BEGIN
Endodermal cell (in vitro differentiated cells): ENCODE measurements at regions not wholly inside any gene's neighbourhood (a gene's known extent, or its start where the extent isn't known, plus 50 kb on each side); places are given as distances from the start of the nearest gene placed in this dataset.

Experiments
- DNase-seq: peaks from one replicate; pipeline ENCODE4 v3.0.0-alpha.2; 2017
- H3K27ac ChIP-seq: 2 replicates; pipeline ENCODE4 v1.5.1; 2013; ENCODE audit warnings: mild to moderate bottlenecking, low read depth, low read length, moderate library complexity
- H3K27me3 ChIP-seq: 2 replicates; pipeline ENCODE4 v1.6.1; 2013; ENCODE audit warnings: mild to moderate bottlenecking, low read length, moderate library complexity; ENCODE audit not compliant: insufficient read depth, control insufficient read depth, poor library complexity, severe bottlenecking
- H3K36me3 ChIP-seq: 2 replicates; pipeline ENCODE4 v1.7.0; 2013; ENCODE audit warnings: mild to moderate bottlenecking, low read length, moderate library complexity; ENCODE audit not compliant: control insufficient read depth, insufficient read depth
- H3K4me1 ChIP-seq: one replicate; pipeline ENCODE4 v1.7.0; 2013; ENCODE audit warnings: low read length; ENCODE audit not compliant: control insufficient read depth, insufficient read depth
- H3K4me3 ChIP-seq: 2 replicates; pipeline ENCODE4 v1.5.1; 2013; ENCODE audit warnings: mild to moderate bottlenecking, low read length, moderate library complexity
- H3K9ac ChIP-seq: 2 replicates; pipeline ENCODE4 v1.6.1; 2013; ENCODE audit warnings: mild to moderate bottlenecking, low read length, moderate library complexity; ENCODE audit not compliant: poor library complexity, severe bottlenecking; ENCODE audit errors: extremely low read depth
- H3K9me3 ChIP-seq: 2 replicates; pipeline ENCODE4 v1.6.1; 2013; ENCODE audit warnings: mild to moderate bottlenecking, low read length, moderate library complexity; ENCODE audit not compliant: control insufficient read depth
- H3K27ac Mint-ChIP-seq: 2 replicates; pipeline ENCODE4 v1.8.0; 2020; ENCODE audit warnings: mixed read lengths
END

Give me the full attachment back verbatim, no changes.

Endodermal cell (in vitro differentiated cells): ENCODE measurements at regions not wholly inside any gene's neighbourhood (a gene's known extent, or its start where the extent isn't known, plus 50 kb on each side); places are given as distances from the start of the nearest gene placed in this dataset.

Experiments
- DNase-seq: peaks from one replicate; pipeline ENCODE4 v3.0.0-alpha.2; 2017
- H3K27ac ChIP-seq: 2 replicates; pipeline ENCODE4 v1.5.1; 2013; ENCODE audit warnings: mild to moderate bottlenecking, low read depth, low read length, moderate library complexity
- H3K27me3 ChIP-seq: 2 replicates; pipeline ENCODE4 v1.6.1; 2013; ENCODE audit warnings: mild to moderate bottlenecking, low read length, moderate library complexity; ENCODE audit not compliant: insufficient read depth, control insufficient read depth, poor library complexity, severe bottlenecking
- H3K36me3 ChIP-seq: 2 replicates; pipeline ENCODE4 v1.7.0; 2013; ENCODE audit warnings: mild to moderate bottlenecking, low read length, moderate library complexity; ENCODE audit not compliant: control insufficient read depth, insufficient read depth
- H3K4me1 ChIP-seq: one replicate; pipeline ENCODE4 v1.7.0; 2013; ENCODE audit warnings: low read length; ENCODE audit not compliant: control insufficient read depth, insufficient read depth
- H3K4me3 ChIP-seq: 2 replicates; pipeline ENCODE4 v1.5.1; 2013; ENCODE audit warnings: mild to moderate bottlenecking, low read length, moderate library complexity
- H3K9ac ChIP-seq: 2 replicates; pipeline ENCODE4 v1.6.1; 2013; ENCODE audit warnings: mild to moderate bottlenecking, low read length, moderate library complexity; ENCODE audit not compliant: poor library complexity, severe bottlenecking; ENCODE audit errors: extremely low read depth
- H3K9me3 ChIP-seq: 2 replicates; pipeline ENCODE4 v1.6.1; 2013; ENCODE audit warnings: mild to moderate bottlenecking, low read length, moderate library complexity; ENCODE audit not compliant: control insufficient read depth
- H3K27ac Mint-ChIP-seq: 2 replicates; pipeline ENCODE4 v1.8.0; 2020; ENCODE audit warnings: mixed read lengths